Dichlorodiphenyl trichloroethane (DDT) is a nonsystemic contact insecticide. The compound has been employed against a variety of pests. Although DDT can be used to combat insect-transmitted disease, it's most common application is in agriculture. The chemical was widely utilized across the globe from World War II up until 1972. In that year, concern over the potential threat of environmental damage eventually caused the United States to restrict its use.
An organochlorine, DDT's chemical formula is C14H9Cl5. The compound can be variously described. In addition to dichlorodiphenyl trichloroethane, it is also known as the following: (1) p,p'-DDT; (2) 1,1,1-trichloro-2,2-bis(p-chlorophenyl)ethane; and (3) 4,4'DDT. There are actually three different forms of DDT. These include p,p'-DDT, o,p'-DDT, and o,o'-DDT. Technical DDT consists of all three mixed together. In addition, it may contain small amounts of DDT breakdown products. These metabolite contaminants include dichlorodiphenyl dichloroethylene--also known as 1,1-dichloro-2,2-bis(p-chlorophenyl)ethylene (DDE)--and dichlorodiphenyl dichloroethane, or 1,1-dichloro-2,2-bis(p-chlorophenyl)ethane (DDD). In addition, DDT has been produced under several trade names. Some of these include the following: Genitox, Detoxan, Pentachlorin, and Chlorophenothane (Clement Associates, 1989, pp. 68-71).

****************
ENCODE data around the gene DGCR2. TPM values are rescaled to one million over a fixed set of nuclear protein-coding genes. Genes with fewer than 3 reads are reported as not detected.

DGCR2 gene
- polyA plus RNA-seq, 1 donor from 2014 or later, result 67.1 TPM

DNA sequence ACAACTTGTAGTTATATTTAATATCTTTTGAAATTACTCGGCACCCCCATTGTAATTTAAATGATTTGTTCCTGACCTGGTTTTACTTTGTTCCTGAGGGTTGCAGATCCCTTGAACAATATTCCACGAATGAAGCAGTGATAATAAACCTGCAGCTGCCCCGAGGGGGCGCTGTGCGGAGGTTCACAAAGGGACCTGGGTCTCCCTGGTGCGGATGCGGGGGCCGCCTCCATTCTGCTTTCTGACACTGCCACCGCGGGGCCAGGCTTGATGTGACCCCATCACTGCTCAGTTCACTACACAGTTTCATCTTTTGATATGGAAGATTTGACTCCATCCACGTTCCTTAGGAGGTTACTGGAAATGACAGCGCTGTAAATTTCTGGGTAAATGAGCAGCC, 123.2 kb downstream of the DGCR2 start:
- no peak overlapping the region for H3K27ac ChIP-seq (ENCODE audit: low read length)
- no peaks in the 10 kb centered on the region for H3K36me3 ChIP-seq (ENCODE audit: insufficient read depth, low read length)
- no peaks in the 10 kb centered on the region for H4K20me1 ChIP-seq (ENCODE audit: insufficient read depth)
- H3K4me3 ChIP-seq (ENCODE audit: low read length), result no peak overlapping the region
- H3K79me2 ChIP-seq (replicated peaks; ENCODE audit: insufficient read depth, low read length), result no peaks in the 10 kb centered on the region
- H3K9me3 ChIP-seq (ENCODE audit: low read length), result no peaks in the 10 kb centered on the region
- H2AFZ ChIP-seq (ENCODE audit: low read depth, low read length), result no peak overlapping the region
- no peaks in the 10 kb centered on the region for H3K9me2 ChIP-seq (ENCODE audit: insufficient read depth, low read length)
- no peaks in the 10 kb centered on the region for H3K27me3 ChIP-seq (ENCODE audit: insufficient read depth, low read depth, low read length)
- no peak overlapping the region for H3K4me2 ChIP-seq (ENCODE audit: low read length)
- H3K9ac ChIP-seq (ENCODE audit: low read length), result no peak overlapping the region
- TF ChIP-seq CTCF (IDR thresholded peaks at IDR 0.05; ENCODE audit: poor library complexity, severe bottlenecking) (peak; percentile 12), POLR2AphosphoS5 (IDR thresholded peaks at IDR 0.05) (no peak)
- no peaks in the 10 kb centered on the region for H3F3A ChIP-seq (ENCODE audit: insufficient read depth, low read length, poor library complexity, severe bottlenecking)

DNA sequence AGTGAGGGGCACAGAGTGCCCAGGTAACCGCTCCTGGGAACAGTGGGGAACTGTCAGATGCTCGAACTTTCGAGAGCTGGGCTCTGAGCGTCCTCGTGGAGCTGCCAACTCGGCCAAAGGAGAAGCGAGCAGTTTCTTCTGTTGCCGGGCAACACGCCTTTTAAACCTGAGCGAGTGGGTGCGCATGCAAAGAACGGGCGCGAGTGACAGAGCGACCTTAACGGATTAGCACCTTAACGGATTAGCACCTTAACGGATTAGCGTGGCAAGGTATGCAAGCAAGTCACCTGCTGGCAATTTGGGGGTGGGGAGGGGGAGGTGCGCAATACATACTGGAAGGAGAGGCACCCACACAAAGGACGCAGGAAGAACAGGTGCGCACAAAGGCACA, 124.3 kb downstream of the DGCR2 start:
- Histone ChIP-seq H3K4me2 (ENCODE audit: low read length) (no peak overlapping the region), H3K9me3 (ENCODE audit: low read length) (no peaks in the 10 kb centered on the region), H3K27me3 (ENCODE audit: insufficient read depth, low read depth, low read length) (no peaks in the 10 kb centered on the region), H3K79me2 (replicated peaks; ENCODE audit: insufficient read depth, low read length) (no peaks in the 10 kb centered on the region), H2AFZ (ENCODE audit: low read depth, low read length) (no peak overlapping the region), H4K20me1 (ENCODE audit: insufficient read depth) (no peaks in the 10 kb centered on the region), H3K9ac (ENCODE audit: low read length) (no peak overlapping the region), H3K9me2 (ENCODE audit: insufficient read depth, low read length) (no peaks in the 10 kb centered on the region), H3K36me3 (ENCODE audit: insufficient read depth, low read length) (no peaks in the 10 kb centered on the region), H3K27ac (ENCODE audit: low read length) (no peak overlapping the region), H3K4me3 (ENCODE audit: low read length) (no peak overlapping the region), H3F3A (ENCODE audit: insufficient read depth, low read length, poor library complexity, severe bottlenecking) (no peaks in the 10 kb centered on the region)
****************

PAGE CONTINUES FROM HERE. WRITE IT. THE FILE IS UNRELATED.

At room temperature, DDT occurs as an odorless or weakly aromatic solid. It can take the form of either white powder or colorless crystals. The (p,p') form has a melting point of 108-109?C; whereas the (o,p') form's melting point is somewhat lower (i.e., 74-75?C). DDT's boiling point is 260?C. Although the chemical is insoluble in water, it is very soluble in organic solvents (Clement Associates, 1989, pp. 68-71).
Dichlorodiphenyl trichloroethane was first synthesized in 1874. It wasn't until the 1940s though that the compound was recognized for its disease-preventing ...